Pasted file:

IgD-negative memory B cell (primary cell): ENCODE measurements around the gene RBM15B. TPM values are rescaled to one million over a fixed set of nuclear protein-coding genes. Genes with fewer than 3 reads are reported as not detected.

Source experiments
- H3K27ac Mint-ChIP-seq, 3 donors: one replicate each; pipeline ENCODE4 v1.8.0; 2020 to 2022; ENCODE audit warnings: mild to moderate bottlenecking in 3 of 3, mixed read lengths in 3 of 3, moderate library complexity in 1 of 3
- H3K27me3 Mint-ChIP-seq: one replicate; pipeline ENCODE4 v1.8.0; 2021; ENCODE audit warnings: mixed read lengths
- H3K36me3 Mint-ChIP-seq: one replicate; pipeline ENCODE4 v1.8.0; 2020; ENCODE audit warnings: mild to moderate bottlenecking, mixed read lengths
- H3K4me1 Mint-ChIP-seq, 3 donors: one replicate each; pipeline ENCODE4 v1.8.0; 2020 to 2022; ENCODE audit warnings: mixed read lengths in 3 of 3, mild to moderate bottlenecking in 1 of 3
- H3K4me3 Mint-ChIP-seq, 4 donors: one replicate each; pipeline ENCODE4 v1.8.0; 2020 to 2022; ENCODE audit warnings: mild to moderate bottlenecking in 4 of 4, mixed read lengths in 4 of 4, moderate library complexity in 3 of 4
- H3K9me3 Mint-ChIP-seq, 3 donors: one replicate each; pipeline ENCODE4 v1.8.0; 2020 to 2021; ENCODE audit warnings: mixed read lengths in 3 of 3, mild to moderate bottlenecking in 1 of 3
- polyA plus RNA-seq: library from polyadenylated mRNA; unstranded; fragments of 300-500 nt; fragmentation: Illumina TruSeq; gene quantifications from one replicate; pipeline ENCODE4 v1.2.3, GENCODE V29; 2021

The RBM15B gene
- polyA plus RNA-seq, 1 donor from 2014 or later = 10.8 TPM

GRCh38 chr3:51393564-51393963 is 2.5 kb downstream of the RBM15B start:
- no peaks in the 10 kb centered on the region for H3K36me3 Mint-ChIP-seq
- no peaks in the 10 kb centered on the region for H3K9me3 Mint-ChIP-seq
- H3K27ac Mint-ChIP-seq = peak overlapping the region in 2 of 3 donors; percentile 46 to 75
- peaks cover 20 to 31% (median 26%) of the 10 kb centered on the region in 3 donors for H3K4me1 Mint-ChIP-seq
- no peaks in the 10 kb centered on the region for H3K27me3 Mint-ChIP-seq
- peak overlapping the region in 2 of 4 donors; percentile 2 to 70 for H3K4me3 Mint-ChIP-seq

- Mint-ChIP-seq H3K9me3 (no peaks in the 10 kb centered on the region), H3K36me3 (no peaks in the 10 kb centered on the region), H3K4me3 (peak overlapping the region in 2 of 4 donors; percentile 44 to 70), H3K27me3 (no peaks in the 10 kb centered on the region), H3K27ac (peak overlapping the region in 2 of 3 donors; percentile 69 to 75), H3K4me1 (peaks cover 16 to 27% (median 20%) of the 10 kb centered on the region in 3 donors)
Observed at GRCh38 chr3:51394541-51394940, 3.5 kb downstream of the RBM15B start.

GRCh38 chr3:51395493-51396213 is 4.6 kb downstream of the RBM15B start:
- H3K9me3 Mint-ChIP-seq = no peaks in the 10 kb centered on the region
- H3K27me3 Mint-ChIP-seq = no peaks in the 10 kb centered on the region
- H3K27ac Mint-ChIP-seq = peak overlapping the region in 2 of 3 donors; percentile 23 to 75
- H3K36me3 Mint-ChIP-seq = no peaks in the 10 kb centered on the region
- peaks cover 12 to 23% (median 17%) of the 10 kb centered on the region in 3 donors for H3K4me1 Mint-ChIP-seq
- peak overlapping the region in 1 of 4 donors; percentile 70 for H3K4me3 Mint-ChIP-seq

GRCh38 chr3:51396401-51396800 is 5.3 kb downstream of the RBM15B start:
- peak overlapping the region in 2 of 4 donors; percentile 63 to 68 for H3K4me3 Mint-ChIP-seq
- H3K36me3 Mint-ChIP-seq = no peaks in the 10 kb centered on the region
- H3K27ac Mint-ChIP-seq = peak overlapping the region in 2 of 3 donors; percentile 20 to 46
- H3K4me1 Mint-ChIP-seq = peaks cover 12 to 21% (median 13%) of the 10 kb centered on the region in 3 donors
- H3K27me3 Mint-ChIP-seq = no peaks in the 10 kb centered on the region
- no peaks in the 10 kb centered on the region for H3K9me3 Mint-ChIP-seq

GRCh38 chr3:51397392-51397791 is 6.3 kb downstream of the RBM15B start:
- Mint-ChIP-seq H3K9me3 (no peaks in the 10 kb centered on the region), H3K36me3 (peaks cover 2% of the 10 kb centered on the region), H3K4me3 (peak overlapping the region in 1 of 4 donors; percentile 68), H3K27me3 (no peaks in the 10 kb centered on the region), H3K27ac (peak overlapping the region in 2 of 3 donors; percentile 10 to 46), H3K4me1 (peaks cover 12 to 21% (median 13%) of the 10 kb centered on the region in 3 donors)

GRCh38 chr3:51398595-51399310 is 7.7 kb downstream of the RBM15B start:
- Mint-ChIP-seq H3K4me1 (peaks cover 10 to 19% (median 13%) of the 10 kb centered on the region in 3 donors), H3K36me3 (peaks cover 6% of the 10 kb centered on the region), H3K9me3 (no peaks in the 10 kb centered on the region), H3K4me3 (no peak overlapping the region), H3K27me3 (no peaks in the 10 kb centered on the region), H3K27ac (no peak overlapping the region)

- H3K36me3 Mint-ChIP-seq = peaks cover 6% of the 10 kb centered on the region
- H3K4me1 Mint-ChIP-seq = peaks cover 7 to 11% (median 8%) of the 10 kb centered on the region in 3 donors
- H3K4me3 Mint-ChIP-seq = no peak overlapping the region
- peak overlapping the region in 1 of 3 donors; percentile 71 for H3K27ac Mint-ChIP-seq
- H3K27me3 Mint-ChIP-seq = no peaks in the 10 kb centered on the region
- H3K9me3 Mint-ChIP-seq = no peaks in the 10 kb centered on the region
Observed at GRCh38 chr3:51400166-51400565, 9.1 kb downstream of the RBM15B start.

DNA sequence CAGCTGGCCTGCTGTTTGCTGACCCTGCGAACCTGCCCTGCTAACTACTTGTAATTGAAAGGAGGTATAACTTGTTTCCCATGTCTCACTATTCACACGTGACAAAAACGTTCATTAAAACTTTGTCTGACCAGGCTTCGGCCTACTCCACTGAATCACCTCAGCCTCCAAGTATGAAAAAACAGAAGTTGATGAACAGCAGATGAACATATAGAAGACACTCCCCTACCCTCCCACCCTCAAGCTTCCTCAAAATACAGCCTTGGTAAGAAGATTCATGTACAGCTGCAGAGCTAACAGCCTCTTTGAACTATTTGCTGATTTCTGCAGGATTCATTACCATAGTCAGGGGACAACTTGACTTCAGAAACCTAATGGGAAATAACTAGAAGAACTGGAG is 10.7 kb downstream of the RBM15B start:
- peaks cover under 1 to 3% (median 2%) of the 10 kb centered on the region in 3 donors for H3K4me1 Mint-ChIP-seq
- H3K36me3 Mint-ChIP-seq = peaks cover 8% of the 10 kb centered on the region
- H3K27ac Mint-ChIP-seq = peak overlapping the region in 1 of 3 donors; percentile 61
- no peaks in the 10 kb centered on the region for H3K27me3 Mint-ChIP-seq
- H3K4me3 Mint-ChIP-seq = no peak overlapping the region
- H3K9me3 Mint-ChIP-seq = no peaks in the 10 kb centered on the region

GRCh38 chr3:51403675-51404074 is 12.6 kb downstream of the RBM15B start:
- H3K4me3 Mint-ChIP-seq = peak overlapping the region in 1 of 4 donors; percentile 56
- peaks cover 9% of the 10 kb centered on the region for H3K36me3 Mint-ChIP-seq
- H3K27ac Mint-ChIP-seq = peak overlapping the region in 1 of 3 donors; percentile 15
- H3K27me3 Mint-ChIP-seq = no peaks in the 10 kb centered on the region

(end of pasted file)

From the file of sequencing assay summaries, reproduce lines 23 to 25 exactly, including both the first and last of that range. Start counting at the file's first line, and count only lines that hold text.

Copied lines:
- H3K27me3 Mint-ChIP-seq = no peaks in the 10 kb centered on the region
- H3K27ac Mint-ChIP-seq = peak overlapping the region in 2 of 3 donors; percentile 23 to 75
- H3K36me3 Mint-ChIP-seq = no peaks in the 10 kb centered on the region